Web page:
Unused bolus insulin – While the duration of action of rapid-acting insulin is usually given as 3–4 hours, some diabetes experts believe it may continue to lower blood glucose level for as long as 5 hours. You can assume that about 20% of a dose of rapid-acting insulin is used each hour after it is given. In John Walsh’s book Using Insulin and on his Web sitehttp://diabetesnet.com/diabetes_control_tips/bolus_on_board.php, he provides a table that shows insulin activity at 1, 2, 3, 4, and 5 hours after bolus doses of insulin from 1 to 10 units.

When two doses of rapid-acting insulin overlap, their effects overlap, too, and the result can be hypoglycemia. Therefore, when you’re considering the size of a bolus dose of insulin, it is critical that you factor in what Walsh calls “the unused insulin” or “bolus [insulin] on board.” This is the amount of “active” rapid-acting insulin left from a previous injection or bolus dose from a pump that continues to lower your blood glucose.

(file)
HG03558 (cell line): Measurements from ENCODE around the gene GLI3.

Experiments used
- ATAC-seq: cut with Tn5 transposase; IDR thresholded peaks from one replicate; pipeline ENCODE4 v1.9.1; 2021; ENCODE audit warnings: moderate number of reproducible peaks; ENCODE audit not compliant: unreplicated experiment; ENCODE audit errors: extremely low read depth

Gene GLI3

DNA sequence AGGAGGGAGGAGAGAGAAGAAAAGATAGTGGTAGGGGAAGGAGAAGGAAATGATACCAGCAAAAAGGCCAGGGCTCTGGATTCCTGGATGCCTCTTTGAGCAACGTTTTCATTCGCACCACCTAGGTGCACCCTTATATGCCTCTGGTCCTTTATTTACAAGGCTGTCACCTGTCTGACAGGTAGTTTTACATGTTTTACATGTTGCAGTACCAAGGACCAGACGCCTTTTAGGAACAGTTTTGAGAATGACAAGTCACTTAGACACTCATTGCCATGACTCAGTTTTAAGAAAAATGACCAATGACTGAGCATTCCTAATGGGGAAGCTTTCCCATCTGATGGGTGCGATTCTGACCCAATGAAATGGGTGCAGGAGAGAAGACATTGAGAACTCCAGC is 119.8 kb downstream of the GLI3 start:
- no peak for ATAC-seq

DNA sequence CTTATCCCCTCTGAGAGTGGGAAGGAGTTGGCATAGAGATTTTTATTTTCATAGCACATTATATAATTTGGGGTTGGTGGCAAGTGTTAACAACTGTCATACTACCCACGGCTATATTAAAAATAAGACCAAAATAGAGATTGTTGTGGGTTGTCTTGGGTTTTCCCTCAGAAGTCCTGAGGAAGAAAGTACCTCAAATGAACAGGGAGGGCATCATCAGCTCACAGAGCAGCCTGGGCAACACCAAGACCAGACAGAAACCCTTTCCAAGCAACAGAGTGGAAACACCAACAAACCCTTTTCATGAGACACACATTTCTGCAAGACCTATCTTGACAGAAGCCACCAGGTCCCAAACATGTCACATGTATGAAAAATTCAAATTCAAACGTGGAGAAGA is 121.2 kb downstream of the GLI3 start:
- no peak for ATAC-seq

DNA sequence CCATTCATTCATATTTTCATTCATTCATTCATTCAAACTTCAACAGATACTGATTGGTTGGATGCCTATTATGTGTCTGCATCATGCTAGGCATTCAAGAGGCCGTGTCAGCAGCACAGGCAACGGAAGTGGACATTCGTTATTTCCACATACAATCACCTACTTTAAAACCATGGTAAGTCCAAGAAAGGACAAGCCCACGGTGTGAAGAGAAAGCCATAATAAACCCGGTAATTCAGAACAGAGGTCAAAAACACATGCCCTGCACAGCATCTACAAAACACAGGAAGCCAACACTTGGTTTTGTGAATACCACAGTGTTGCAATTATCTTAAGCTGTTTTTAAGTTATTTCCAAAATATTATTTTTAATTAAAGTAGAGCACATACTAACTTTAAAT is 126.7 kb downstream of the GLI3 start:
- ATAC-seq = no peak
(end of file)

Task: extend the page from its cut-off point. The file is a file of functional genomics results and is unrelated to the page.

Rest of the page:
For instance, before lunch, you take a bolus of rapid-acting insulin. Three hours later you decide to have a snack with 30 grams of carbohydrate. You check your blood glucose and find that it’s high at 195 mg/dl. Assuming 1 unit of insulin for you covers  45 mg/dl, you calculate you’ll need two units of insulin to bring your blood glucose level down to your premeal target of 100 mg/dl and another two units to cover the snack you’re about to eat. You take the insulin, and several hours later, your blood glucose has dropped to 55 mg/dl. Why? Because you didn’t factor in the hour or so of action left from the bolus or injection you took at lunch.